“I did nothing of significance.”
The Seppun looked back at the dining area of their floating palace. “You say it is nothing, but in all the years I have guarded the Heir, I have never seen him so happy… So alive! To hear the Heir laugh moves my soul. He said he wished to truly understand how the regular samurai lived. You helped provide this opportunity to him, so you have our thanks.”
Kuronobo frowned, but the mask remained cordial. He was the most dangerous member of the Emerald Magistrates and one of the finest swordsmen in the Empire. He was a killer, a liar, an assassin, a spy, and above all, a problem solver. Over two decades of service he taken him to the Colonies and even into the interior of the Shadowlands, and he’d fought, bled, murdered, conned, coerced, or blackmailed any who would conspire against the Throne. This was simply another assignment, and a waste of his talents at that, as was any assignment that did not pit him directly against the enemies of the Empire.
In truth, he had not minded this assignment so much. It had given him the opportunity to scout for new recruits for the Tokubetsu Koto Keisatsu with the right temperament, and he had been able to watch his son Sakai compete in the Topaz championship, an event which Kuronobo had won himself, over twenty years before.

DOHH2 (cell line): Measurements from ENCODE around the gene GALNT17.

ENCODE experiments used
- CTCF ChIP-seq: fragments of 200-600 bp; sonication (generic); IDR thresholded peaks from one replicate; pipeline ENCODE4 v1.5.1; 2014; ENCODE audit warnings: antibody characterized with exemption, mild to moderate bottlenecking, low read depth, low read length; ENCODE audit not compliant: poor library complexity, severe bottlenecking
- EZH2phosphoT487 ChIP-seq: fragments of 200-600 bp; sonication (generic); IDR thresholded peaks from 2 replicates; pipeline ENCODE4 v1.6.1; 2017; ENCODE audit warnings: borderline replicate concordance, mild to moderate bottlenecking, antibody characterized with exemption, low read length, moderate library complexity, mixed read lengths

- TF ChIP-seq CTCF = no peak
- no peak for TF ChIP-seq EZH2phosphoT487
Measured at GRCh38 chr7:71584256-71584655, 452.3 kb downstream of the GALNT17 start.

“Thank you. I was honored to serve.”
The massive barge rocked gently on the River Tsuma as they were steered back toward the docks. The servants had come from their hiding places and were ushering the guests out of the dining area. Apparently, the Heir had declared the evening’s entertainment concluded. The seven guests were led out to the deck. Even though they were now trusted companions of the Heir, the always nervous Seppun guard kept an eye on them as their weapons and belongings were returned.
Something was wrong…
There was an unnatural cold in the air. Kuronobo moved his hand to his katana.
One of the guests, the Tamori shugenja Isao, felt it as soon as the Seppun Guard. Alarmed, he pointed at the river. They were now moving away from the dock… It was as if they were being dragged. The captain shouted an order at his men and they sprang into well-rehearsed action. Kuronobo knew that they would be ushering the Heir into the safety of the interior, ready to protect him with steel or magic.